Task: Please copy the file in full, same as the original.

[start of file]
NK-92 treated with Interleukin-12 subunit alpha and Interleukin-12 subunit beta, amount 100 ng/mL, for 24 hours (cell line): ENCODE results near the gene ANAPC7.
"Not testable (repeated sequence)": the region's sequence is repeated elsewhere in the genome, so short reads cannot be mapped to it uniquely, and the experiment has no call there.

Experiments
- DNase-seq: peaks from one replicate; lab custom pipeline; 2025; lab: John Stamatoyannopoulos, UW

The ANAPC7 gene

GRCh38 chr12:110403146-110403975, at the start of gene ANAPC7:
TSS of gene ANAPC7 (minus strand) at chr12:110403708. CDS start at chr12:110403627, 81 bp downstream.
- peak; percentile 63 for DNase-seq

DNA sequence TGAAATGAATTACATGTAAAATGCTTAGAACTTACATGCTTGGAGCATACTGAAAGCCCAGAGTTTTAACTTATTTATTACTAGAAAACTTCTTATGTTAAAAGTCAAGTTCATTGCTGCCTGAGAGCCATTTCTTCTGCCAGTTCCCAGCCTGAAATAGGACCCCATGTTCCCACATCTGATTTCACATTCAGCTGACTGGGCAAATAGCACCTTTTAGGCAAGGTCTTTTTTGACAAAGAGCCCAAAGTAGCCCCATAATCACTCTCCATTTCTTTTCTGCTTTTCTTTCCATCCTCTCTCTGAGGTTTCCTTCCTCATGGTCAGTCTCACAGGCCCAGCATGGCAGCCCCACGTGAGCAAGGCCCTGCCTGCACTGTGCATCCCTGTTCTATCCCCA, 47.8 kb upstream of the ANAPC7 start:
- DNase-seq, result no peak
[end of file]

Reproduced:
NK-92 treated with Interleukin-12 subunit alpha and Interleukin-12 subunit beta, amount 100 ng/mL, for 24 hours (cell line): ENCODE results near the gene ANAPC7.
"Not testable (repeated sequence)": the region's sequence is repeated elsewhere in the genome, so short reads cannot be mapped to it uniquely, and the experiment has no call there.

Experiments
- DNase-seq: peaks from one replicate; lab custom pipeline; 2025; lab: John Stamatoyannopoulos, UW

The ANAPC7 gene

GRCh38 chr12:110403146-110403975, at the start of gene ANAPC7:
TSS of gene ANAPC7 (minus strand) at chr12:110403708. CDS start at chr12:110403627, 81 bp downstream.
- peak; percentile 63 for DNase-seq

DNA sequence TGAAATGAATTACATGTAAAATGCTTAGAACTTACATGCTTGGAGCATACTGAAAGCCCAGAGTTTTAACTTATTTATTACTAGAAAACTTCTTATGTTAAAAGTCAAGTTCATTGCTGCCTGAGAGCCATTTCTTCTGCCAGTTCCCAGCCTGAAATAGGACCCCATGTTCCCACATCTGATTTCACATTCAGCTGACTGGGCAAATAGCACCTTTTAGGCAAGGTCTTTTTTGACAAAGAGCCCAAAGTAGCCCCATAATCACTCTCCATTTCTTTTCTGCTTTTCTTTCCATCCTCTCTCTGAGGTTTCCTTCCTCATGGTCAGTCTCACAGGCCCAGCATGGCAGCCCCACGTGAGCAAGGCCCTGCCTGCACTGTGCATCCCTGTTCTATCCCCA, 47.8 kb upstream of the ANAPC7 start:
- DNase-seq, result no peak